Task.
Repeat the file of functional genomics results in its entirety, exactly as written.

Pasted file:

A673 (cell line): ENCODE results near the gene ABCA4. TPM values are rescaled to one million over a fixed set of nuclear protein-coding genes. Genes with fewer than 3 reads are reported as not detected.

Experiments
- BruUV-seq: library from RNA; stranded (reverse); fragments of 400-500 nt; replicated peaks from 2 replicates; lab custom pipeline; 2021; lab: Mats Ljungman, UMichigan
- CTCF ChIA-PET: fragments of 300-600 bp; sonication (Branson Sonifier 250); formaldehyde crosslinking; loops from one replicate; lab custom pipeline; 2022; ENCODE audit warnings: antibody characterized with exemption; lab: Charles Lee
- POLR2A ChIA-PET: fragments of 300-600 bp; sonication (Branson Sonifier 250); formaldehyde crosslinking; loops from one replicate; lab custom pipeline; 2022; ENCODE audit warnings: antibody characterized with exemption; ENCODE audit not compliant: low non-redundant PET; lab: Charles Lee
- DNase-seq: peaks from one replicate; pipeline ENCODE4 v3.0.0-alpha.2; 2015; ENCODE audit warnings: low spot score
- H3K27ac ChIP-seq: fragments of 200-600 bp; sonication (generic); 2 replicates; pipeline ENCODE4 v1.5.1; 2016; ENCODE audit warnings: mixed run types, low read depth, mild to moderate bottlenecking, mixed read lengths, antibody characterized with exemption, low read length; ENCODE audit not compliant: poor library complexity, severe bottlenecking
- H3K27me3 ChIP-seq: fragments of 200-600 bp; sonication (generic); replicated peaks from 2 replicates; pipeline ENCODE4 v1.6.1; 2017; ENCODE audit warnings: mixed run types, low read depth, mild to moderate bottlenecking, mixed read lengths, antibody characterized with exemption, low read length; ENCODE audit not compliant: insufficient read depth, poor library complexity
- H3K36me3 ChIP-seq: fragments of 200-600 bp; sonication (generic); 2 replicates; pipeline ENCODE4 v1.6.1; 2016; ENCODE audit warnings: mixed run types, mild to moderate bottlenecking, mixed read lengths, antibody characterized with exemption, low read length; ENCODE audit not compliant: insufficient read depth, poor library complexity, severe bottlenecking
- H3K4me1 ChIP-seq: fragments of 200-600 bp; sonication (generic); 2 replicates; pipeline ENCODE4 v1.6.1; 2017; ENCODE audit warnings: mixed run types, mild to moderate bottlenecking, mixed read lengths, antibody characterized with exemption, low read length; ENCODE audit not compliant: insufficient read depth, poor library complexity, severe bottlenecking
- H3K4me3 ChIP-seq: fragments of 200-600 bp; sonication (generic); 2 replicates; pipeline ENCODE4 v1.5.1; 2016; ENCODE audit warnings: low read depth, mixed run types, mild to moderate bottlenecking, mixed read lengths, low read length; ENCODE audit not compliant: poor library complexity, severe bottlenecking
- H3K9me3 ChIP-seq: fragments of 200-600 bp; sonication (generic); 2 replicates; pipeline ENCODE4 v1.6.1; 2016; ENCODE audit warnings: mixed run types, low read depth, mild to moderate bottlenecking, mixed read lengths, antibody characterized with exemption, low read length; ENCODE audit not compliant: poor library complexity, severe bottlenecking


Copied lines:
A673 (cell line): ENCODE results near the gene ABCA4. TPM values are rescaled to one million over a fixed set of nuclear protein-coding genes. Genes with fewer than 3 reads are reported as not detected.

Experiments
- BruUV-seq: library from RNA; stranded (reverse); fragments of 400-500 nt; replicated peaks from 2 replicates; lab custom pipeline; 2021; lab: Mats Ljungman, UMichigan
- CTCF ChIA-PET: fragments of 300-600 bp; sonication (Branson Sonifier 250); formaldehyde crosslinking; loops from one replicate; lab custom pipeline; 2022; ENCODE audit warnings: antibody characterized with exemption; lab: Charles Lee
- POLR2A ChIA-PET: fragments of 300-600 bp; sonication (Branson Sonifier 250); formaldehyde crosslinking; loops from one replicate; lab custom pipeline; 2022; ENCODE audit warnings: antibody characterized with exemption; ENCODE audit not compliant: low non-redundant PET; lab: Charles Lee
- DNase-seq: peaks from one replicate; pipeline ENCODE4 v3.0.0-alpha.2; 2015; ENCODE audit warnings: low spot score
- H3K27ac ChIP-seq: fragments of 200-600 bp; sonication (generic); 2 replicates; pipeline ENCODE4 v1.5.1; 2016; ENCODE audit warnings: mixed run types, low read depth, mild to moderate bottlenecking, mixed read lengths, antibody characterized with exemption, low read length; ENCODE audit not compliant: poor library complexity, severe bottlenecking
- H3K27me3 ChIP-seq: fragments of 200-600 bp; sonication (generic); replicated peaks from 2 replicates; pipeline ENCODE4 v1.6.1; 2017; ENCODE audit warnings: mixed run types, low read depth, mild to moderate bottlenecking, mixed read lengths, antibody characterized with exemption, low read length; ENCODE audit not compliant: insufficient read depth, poor library complexity
- H3K36me3 ChIP-seq: fragments of 200-600 bp; sonication (generic); 2 replicates; pipeline ENCODE4 v1.6.1; 2016; ENCODE audit warnings: mixed run types, mild to moderate bottlenecking, mixed read lengths, antibody characterized with exemption, low read length; ENCODE audit not compliant: insufficient read depth, poor library complexity, severe bottlenecking
- H3K4me1 ChIP-seq: fragments of 200-600 bp; sonication (generic); 2 replicates; pipeline ENCODE4 v1.6.1; 2017; ENCODE audit warnings: mixed run types, mild to moderate bottlenecking, mixed read lengths, antibody characterized with exemption, low read length; ENCODE audit not compliant: insufficient read depth, poor library complexity, severe bottlenecking
- H3K4me3 ChIP-seq: fragments of 200-600 bp; sonication (generic); 2 replicates; pipeline ENCODE4 v1.5.1; 2016; ENCODE audit warnings: low read depth, mixed run types, mild to moderate bottlenecking, mixed read lengths, low read length; ENCODE audit not compliant: poor library complexity, severe bottlenecking
- H3K9me3 ChIP-seq: fragments of 200-600 bp; sonication (generic); 2 replicates; pipeline ENCODE4 v1.6.1; 2016; ENCODE audit warnings: mixed run types, low read depth, mild to moderate bottlenecking, mixed read lengths, antibody characterized with exemption, low read length; ENCODE audit not compliant: poor library complexity, severe bottlenecking